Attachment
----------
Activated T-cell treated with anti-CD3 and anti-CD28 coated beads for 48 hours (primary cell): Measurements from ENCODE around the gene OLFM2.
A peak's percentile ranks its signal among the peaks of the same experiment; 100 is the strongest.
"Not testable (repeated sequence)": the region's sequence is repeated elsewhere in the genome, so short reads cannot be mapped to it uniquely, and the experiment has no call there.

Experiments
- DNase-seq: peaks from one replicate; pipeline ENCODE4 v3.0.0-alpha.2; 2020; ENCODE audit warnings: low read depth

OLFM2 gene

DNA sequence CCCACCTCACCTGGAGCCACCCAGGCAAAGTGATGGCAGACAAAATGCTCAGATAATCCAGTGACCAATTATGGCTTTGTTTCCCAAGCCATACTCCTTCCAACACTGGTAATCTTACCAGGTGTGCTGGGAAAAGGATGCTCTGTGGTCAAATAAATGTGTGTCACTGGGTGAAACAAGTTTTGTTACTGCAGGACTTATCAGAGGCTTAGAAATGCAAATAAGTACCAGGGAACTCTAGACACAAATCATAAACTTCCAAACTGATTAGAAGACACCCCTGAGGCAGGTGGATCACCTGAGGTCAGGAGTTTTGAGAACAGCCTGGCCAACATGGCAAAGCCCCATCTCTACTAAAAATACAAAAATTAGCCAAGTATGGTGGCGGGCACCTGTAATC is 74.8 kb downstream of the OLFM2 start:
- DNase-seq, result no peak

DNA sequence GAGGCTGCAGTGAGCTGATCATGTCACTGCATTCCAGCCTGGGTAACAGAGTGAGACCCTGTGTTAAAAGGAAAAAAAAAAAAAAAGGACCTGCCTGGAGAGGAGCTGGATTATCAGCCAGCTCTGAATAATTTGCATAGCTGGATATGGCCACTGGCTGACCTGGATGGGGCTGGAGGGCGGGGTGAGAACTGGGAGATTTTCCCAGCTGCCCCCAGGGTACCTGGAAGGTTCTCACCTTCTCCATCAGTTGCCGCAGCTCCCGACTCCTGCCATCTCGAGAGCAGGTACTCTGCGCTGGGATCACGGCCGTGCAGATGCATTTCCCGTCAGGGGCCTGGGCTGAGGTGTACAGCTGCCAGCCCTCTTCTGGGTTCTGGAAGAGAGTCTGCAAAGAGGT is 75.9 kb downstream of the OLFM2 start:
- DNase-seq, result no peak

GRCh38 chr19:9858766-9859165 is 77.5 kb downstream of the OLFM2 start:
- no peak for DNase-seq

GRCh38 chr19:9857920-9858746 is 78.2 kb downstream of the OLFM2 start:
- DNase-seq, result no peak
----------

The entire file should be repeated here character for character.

Activated T-cell treated with anti-CD3 and anti-CD28 coated beads for 48 hours (primary cell): Measurements from ENCODE around the gene OLFM2.
A peak's percentile ranks its signal among the peaks of the same experiment; 100 is the strongest.
"Not testable (repeated sequence)": the region's sequence is repeated elsewhere in the genome, so short reads cannot be mapped to it uniquely, and the experiment has no call there.

Experiments
- DNase-seq: peaks from one replicate; pipeline ENCODE4 v3.0.0-alpha.2; 2020; ENCODE audit warnings: low read depth

OLFM2 gene

DNA sequence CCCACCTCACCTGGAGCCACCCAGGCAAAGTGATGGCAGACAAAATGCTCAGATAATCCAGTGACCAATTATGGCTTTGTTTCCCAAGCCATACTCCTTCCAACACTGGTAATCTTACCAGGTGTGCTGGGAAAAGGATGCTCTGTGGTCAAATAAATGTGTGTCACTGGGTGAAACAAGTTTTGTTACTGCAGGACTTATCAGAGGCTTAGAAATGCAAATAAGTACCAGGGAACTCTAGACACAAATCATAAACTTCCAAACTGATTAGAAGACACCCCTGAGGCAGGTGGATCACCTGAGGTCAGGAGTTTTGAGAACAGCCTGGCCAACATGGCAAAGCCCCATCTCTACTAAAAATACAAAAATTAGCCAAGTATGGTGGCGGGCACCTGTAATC is 74.8 kb downstream of the OLFM2 start:
- DNase-seq, result no peak

DNA sequence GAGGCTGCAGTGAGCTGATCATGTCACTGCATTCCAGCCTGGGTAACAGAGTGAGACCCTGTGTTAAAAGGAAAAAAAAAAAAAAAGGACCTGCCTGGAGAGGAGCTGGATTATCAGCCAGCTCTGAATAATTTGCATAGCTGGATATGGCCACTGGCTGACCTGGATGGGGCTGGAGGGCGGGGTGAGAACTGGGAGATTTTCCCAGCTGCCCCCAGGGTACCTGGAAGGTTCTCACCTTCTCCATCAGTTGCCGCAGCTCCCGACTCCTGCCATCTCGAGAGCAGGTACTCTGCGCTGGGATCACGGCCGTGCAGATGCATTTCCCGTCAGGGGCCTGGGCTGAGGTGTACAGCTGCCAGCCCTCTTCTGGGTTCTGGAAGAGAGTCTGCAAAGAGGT is 75.9 kb downstream of the OLFM2 start:
- DNase-seq, result no peak

GRCh38 chr19:9858766-9859165 is 77.5 kb downstream of the OLFM2 start:
- no peak for DNase-seq

GRCh38 chr19:9857920-9858746 is 78.2 kb downstream of the OLFM2 start:
- DNase-seq, result no peak